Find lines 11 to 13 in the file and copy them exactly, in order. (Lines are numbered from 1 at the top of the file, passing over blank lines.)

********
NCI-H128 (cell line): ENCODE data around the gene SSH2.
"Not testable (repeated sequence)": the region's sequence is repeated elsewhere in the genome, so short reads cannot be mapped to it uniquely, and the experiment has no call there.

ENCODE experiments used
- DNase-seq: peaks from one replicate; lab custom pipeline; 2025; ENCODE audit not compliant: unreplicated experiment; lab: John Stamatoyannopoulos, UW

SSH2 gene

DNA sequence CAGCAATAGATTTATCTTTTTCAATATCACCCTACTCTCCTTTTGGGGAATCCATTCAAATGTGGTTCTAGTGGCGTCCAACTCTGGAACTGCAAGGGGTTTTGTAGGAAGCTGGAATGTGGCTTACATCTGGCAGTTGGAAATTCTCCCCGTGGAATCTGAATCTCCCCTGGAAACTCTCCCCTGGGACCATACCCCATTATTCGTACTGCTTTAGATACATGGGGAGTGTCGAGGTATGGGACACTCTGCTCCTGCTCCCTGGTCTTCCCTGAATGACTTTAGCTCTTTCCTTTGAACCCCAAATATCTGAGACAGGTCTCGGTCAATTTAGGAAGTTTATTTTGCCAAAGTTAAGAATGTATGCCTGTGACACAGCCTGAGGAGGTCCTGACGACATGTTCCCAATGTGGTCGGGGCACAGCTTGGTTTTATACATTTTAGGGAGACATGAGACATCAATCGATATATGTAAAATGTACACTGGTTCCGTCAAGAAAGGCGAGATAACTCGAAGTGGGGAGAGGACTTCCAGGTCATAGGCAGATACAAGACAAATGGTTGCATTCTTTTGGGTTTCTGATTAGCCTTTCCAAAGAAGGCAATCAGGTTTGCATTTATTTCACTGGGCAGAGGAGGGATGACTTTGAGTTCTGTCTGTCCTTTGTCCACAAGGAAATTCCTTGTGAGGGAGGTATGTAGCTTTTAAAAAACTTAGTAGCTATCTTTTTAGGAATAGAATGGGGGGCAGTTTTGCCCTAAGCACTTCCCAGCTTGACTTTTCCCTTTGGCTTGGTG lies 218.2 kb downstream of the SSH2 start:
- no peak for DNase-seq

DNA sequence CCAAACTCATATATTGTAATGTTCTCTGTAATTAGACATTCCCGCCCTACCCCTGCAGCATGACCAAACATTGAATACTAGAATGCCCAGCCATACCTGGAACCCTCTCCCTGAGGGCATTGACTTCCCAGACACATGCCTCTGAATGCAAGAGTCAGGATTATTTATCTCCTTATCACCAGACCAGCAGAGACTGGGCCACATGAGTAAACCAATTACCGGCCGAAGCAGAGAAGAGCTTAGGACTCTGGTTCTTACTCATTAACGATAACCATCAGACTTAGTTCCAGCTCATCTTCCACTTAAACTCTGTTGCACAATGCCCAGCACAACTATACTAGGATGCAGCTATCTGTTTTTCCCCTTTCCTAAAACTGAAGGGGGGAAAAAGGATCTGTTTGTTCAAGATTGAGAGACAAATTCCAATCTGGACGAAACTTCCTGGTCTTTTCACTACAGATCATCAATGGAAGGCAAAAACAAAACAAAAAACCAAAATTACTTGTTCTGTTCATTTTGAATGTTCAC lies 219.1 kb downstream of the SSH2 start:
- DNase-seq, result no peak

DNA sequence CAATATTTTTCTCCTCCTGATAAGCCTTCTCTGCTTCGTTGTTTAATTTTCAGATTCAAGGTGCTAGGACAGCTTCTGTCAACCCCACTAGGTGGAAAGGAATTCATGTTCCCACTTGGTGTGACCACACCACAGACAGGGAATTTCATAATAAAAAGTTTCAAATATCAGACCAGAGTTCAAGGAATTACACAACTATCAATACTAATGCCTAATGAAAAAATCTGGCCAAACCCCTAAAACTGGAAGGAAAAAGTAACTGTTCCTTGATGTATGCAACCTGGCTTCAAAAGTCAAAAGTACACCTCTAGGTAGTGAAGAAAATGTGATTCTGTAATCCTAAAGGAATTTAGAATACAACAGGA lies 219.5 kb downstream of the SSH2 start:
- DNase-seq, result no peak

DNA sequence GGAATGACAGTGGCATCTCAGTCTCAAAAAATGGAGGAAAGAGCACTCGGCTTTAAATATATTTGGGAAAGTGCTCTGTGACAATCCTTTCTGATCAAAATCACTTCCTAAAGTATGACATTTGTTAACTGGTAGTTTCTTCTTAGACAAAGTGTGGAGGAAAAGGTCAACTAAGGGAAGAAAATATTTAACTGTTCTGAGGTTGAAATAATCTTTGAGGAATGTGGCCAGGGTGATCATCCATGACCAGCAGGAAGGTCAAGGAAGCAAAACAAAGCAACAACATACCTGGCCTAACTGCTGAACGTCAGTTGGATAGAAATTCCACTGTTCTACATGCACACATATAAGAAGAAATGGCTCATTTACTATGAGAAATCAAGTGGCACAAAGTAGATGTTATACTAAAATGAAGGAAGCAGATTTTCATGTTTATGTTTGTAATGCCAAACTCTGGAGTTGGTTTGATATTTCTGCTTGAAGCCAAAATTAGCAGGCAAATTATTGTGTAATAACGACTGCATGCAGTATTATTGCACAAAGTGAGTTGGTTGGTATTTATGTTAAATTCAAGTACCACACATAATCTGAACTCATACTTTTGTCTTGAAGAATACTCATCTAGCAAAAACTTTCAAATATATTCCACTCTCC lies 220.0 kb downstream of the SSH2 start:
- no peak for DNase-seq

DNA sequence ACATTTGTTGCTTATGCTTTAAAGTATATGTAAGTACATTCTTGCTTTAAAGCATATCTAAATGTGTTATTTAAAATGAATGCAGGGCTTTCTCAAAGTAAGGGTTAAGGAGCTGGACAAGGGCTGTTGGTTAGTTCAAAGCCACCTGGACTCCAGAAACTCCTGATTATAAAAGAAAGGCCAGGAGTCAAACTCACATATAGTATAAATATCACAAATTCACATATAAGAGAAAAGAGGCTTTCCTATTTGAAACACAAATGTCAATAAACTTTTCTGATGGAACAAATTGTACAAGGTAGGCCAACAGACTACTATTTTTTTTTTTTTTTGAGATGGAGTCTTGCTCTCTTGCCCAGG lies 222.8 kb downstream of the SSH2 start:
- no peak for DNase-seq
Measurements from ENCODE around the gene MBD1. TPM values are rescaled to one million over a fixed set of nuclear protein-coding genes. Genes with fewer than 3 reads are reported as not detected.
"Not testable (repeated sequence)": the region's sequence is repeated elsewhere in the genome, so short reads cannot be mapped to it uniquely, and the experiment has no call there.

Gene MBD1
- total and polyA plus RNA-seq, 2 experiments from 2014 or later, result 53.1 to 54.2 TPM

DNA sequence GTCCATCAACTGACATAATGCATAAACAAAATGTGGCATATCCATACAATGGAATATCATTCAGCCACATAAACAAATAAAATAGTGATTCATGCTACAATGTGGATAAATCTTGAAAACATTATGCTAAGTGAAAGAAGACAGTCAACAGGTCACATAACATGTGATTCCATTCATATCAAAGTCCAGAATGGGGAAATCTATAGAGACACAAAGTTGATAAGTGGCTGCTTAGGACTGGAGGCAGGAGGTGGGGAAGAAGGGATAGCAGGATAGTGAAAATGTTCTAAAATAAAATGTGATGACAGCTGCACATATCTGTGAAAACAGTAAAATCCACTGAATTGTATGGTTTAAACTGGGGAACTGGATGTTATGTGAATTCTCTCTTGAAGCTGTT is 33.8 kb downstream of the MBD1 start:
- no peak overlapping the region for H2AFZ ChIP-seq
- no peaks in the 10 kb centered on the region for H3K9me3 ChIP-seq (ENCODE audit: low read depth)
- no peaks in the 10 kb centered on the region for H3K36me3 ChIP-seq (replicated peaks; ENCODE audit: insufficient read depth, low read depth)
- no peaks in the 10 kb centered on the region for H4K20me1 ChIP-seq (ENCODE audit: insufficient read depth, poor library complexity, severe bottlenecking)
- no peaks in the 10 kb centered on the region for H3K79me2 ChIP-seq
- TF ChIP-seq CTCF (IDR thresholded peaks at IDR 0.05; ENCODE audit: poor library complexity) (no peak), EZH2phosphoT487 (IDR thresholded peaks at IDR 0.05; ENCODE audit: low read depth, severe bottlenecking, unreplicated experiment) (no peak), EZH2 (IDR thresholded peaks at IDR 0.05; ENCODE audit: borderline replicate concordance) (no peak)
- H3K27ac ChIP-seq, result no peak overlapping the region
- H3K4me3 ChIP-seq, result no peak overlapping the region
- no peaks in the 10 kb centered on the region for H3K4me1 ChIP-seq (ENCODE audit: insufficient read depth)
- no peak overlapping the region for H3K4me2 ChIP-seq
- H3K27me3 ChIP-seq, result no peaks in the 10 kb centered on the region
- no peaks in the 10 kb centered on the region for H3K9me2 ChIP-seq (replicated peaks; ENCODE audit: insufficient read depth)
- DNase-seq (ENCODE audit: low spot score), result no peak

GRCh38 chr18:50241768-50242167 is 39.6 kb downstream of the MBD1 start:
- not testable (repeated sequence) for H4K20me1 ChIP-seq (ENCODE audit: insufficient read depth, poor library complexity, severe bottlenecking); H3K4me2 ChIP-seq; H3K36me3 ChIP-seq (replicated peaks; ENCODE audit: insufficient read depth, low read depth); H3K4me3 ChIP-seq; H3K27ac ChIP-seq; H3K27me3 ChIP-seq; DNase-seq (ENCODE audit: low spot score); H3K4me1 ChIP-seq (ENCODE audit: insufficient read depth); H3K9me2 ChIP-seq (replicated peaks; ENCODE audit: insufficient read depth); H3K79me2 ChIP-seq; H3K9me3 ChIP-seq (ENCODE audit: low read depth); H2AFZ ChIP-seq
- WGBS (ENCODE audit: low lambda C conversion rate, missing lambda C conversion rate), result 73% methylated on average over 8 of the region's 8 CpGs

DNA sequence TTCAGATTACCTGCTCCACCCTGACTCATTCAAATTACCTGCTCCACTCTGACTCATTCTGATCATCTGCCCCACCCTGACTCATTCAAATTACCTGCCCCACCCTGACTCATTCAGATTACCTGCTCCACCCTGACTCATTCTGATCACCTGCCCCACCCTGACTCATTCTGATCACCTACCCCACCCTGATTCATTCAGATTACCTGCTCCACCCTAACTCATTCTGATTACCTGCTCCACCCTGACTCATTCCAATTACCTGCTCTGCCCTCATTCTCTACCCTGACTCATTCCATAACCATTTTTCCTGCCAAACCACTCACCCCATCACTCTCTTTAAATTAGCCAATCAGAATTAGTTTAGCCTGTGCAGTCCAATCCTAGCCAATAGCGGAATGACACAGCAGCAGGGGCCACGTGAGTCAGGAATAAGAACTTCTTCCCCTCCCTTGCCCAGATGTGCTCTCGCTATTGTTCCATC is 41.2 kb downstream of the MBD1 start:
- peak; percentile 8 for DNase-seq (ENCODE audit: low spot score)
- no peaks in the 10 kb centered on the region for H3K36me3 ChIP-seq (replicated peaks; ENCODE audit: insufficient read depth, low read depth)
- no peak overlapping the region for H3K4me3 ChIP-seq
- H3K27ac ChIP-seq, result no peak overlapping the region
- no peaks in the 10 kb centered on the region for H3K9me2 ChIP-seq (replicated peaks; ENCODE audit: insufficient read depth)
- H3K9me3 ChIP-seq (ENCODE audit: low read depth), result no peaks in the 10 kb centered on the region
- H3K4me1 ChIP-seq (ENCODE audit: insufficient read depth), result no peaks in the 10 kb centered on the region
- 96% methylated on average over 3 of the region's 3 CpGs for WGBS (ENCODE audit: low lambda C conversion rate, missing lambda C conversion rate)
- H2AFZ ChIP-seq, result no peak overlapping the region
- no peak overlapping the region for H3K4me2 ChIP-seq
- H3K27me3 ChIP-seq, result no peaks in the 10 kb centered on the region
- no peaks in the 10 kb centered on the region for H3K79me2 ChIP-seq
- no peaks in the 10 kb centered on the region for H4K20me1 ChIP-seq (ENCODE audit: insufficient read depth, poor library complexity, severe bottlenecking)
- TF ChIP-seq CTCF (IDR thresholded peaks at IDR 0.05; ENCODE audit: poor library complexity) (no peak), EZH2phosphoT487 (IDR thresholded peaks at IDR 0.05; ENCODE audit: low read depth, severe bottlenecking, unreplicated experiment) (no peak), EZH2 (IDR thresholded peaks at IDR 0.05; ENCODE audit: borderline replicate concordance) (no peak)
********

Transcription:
- DNase-seq, result no peak

DNA sequence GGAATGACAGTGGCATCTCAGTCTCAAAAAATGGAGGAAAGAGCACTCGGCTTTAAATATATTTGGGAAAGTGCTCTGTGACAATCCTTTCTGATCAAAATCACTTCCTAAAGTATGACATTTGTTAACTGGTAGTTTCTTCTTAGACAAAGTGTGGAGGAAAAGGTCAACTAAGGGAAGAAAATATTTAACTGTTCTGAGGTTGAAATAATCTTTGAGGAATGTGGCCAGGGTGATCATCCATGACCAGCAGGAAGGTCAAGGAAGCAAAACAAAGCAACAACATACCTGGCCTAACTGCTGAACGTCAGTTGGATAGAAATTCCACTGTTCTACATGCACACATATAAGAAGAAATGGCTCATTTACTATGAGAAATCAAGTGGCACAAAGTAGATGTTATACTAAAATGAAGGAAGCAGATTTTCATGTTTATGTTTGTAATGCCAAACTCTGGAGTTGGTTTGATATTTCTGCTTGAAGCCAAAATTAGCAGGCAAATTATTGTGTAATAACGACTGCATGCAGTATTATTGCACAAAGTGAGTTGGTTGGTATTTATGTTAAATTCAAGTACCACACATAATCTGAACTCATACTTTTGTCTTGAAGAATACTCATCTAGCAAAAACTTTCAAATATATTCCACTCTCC lies 220.0 kb downstream of the SSH2 start:
- no peak for DNase-seq